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Calhoun College


Calhoun College

Calhoun College
Residential college
University Yale University
Location 189 Elm Street
Nickname Hounies, HounDogs, The Inferno
Motto E Pluribus Hounum
Motto in English Out of many, one Houn.
Established 1933
Named for John C. Calhoun
Colors Black, navy blue, gold
Sister college Kirkland House, Harvard
Pembroke College, Oxford
Master Julia Adams [1]
Dean April Ruiz
Undergraduates 425 (2013-2014)
Website /

Calhoun College is a residential college of Yale University. Opened to undergraduates in 1933, Calhoun is one of the original eight residential colleges donated by Edward Harkness, and the only one designed by John Russell Pope. It is among the most compact of Yale's residential colleges.

The college is named for American politician John C. Calhoun, an 1804 graduate of Yale College. This name is now controversial due to Calhoun's white supremacist views and slaveownership.


  • History 1
  • Recent events 2
  • Namesake and controversy 3
    • Calhoun at Yale and after 3.1
    • Selection as college namesake 3.2
    • Modern controversy 3.3
  • Unique features 4
  • Notable alumni 5
  • Masters and deans 6
  • References 7
    • Bibliography 7.1
  • External links 8


Calhoun College courtyard, Winter 2011

In 1641, John Brockston established a farm on the plot of land that is now Calhoun College. After the Revolutionary War an inn was constructed that would later become the meeting place of the Phi Beta Kappa Society. From 1863 until 1931 the land was home to the Yale Divinity School, which was housed in three buildings known as West Divinity Hall, Marquand Chapel, and East Divinity Hall.[2] After Yale President James Rowland Angell announced the residential college plan in 1930, the Divinity School campus was demolished and a new campus built at the top of Prospect Hill, where it currently stands.

Although all the other Collegiate Gothic-style colleges at Yale were conceived by James Gamble Rogers, the commission for the new college at the corner of College and Elm Streets was given to John Russell Pope, a campus planner who concurrently designed the Payne Whitney Gymnasium.[3] The new dormitory became known as Calhoun College.

Like all other residential colleges at their inception, Calhoun had twenty-four hour guard service and the gates were never locked. Jacket and tie was the necessary attire in the dining hall and meals were served at the table.

At first, Calhoun was considered an undesirable college because of its location at the corner of College and Elm, where trolleys frequently ran screeching around the corner. This perception of Calhoun changed under the popular Master Charles Schroeder, who once remarked that if the despicable trolley service were ever removed he would purchase a trolley car, put it in the courtyard, and hold a celebration to commemorate the event. The trolley system was indeed removed in 1949, and though a whole car proved unfeasible, Master Schroder secured the fare collecting machine from a trolley and made good on his promise to celebrate. Thus was born Trolley Night, a proud tradition of the college.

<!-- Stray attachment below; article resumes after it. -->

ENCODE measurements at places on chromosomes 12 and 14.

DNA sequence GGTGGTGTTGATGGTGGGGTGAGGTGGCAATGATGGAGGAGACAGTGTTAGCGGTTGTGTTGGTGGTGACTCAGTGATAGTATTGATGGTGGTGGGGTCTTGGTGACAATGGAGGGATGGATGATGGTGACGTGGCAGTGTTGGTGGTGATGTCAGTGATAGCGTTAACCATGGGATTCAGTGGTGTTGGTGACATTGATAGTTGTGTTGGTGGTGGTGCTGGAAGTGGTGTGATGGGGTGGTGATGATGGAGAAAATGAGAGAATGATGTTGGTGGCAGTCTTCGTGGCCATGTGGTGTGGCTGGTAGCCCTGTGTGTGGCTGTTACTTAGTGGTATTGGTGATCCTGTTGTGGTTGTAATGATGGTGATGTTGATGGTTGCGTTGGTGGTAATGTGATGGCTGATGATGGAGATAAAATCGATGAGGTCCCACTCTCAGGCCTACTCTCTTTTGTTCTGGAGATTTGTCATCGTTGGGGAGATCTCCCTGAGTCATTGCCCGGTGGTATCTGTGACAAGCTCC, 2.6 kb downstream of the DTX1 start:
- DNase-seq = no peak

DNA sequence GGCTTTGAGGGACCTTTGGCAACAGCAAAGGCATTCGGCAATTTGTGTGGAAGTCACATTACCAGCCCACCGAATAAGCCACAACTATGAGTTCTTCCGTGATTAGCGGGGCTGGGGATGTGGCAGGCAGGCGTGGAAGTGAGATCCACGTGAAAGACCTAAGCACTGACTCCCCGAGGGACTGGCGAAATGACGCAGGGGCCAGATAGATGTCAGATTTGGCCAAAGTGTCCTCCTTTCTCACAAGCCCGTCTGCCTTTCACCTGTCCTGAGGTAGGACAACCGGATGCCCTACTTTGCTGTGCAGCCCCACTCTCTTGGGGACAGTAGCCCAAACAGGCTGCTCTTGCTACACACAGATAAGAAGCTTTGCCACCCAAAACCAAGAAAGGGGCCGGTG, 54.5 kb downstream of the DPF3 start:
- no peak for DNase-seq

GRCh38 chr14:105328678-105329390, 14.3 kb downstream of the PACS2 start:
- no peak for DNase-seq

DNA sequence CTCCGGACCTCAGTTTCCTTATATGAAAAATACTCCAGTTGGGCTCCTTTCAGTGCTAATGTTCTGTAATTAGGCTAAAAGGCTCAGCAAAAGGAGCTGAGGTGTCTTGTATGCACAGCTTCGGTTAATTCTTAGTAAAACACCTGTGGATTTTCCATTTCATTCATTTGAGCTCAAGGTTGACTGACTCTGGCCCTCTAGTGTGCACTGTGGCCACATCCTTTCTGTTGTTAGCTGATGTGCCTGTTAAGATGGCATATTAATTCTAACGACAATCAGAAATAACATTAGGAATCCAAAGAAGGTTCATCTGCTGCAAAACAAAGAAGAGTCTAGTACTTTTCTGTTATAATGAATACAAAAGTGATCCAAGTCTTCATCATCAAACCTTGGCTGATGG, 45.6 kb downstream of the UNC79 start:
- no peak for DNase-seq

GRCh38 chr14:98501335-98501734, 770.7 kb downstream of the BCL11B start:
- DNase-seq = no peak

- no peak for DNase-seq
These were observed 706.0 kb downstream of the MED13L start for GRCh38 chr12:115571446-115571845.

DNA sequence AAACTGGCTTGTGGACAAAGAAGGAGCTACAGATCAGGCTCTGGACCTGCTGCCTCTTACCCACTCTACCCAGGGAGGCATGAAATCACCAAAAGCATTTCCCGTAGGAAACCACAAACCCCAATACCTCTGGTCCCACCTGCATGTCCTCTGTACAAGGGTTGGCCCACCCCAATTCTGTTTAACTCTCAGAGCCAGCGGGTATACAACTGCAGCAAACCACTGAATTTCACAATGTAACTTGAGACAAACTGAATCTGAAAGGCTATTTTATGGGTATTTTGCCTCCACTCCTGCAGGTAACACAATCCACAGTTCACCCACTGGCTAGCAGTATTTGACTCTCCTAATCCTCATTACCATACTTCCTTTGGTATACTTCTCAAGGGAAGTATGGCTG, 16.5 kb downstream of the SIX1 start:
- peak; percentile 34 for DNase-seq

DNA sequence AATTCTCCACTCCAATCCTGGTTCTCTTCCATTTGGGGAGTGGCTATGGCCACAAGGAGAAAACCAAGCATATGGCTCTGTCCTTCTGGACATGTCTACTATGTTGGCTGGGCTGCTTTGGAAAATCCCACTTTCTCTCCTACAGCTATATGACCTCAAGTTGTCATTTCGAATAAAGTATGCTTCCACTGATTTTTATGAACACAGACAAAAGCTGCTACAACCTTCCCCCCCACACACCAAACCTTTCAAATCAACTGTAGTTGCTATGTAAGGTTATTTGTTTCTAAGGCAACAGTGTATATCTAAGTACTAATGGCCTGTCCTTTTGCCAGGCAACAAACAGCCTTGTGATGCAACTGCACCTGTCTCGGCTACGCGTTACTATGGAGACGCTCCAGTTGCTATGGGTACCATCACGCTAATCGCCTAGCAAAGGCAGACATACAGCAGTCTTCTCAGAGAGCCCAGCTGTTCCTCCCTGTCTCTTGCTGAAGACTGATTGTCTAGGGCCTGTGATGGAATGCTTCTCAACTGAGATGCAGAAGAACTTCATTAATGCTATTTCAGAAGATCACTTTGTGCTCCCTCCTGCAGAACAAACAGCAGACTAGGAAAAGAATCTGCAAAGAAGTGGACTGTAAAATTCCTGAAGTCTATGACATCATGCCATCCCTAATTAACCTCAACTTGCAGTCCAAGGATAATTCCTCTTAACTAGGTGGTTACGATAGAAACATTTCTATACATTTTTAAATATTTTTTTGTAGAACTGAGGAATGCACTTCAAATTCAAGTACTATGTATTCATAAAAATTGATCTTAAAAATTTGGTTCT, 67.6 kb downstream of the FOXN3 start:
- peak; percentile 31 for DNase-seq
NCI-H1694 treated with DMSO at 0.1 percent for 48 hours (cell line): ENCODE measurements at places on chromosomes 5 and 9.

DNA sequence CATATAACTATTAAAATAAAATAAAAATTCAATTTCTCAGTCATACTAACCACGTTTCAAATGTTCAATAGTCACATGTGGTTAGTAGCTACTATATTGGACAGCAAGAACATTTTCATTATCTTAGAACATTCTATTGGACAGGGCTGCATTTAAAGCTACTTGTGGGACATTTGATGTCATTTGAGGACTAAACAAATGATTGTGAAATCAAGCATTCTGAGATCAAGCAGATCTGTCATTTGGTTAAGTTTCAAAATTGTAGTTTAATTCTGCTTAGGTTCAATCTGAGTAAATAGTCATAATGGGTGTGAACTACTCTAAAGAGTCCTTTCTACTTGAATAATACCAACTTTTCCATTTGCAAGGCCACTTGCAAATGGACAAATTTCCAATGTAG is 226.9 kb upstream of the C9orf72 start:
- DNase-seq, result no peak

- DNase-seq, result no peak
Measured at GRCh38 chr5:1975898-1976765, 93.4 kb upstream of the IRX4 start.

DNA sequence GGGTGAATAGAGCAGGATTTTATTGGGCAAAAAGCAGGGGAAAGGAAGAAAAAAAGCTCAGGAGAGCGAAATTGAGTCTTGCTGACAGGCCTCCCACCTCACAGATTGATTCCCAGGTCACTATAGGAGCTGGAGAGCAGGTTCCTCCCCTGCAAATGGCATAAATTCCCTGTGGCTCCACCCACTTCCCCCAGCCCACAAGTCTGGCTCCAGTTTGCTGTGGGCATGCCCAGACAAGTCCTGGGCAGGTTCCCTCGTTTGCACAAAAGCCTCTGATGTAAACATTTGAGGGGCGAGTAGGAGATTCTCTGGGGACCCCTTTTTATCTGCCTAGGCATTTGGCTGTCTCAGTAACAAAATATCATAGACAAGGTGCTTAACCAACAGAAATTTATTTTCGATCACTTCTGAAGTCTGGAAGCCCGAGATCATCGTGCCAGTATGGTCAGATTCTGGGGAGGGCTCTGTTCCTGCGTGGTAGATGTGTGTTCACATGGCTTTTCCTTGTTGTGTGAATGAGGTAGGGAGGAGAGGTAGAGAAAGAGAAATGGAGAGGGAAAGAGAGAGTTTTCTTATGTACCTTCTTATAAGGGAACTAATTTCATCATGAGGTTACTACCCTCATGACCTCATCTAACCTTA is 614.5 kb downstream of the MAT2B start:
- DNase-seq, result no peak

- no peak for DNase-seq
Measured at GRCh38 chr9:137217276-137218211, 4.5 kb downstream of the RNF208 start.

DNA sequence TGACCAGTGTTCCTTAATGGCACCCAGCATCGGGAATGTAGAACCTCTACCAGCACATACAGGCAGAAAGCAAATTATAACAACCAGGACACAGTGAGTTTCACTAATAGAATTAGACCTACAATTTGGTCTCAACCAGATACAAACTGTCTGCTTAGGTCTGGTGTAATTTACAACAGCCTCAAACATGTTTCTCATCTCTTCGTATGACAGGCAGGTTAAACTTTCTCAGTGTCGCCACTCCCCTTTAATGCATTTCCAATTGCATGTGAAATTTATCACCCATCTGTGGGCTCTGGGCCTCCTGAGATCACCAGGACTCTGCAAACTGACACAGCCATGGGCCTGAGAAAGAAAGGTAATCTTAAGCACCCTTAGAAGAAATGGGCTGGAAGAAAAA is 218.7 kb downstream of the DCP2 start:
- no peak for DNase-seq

The coat of arms designed for Calhoun College combines the university arms, set atop the Cross of St. Andrew. The college colors are black, navy blue, and gold.

Recent events

Calhoun College 2011
Calhoun College
Calhoun College

In 1989, Calhoun was the first residential college to be renovated. The renovations, mostly funded by alumnus Roger Horchow, were done quickly and over the summer to minimize disruption to student life. By 2000, the physical plant began to show wear and tear again.

2005 saw the retirement of William and Betsy Sledge as Master and Associate Master of Calhoun. They were succeeded by Dr. Jonathan Holloway (PhD '95) and his wife Aisling Colón. In 2014, Holloway became the Dean of Yale College, the first African-American to hold that position. He was succeeded as Master by Julia Adams, Professor of Sociology and International and Area Studies.

In the same year a limited window replacement was commissioned amid Calhoun's controversial exclusion from the most recent campus-wide renovation effort.

Though partially renovated in 1989, Calhoun College was fully renovated over the 2008-09 school-year.

Stephen Lassonde stepped down as the Calhoun Dean in June 2007 thus ending one of the longest tenures as dean in the College's history. Within the Residential College system at Yale, deanships normally last only a few years, but Stephen Lassonde served as Calhoun Dean for fourteen years.[4] In late April 2007, he made the official announcement that he would be leaving Calhoun to serve as Deputy Dean of the College at Brown University in nearby Providence. The most recent dean of Calhoun was Leslie Woodard, who died unexpectedly at her home in Calhoun in October 2013.[5] Until June 2007 Dean Woodard was the director of the undergraduate creative writing program at Columbia University. A published author of short stories, Dean Woodard also had a history in the performing arts; she was a professional dancer in the Dance Theater of Harlem for a decade.

In late June 2007 Calhoun's mighty elm—host of the college's famous tire swing and shade provider for literally every Calhoun student since the college's founding—was felled. The tree was rotting from the ground up and was beginning to lean dangerously. Given the fact that the tree was actually taller than Calhoun (itself a five and six story building in different places), the tree posed a real danger to the college structure and Calhoun students.

Namesake and controversy

Calhoun at Yale and after

Having grown up on a plantation in South Carolina, John C. Calhoun entered Yale College in November 1802.[6] He lived in a dorm on the college's Old Campus, Union Hall, and was taught by chemistry professor Benjamin Silliman, Jeremiah Day, and Yale President Timothy Dwight.[7] He did well academically, was selected as a member of the Linonia literary society, and graduated Phi Beta Kappa in 1804.[8] He subsequently received a Juris Doctor from Litchfield Law School in Connecticut, and thereafter returned to South Carolina. After his student years, Calhoun never again had significant involvement in Yale and was never a benefactor.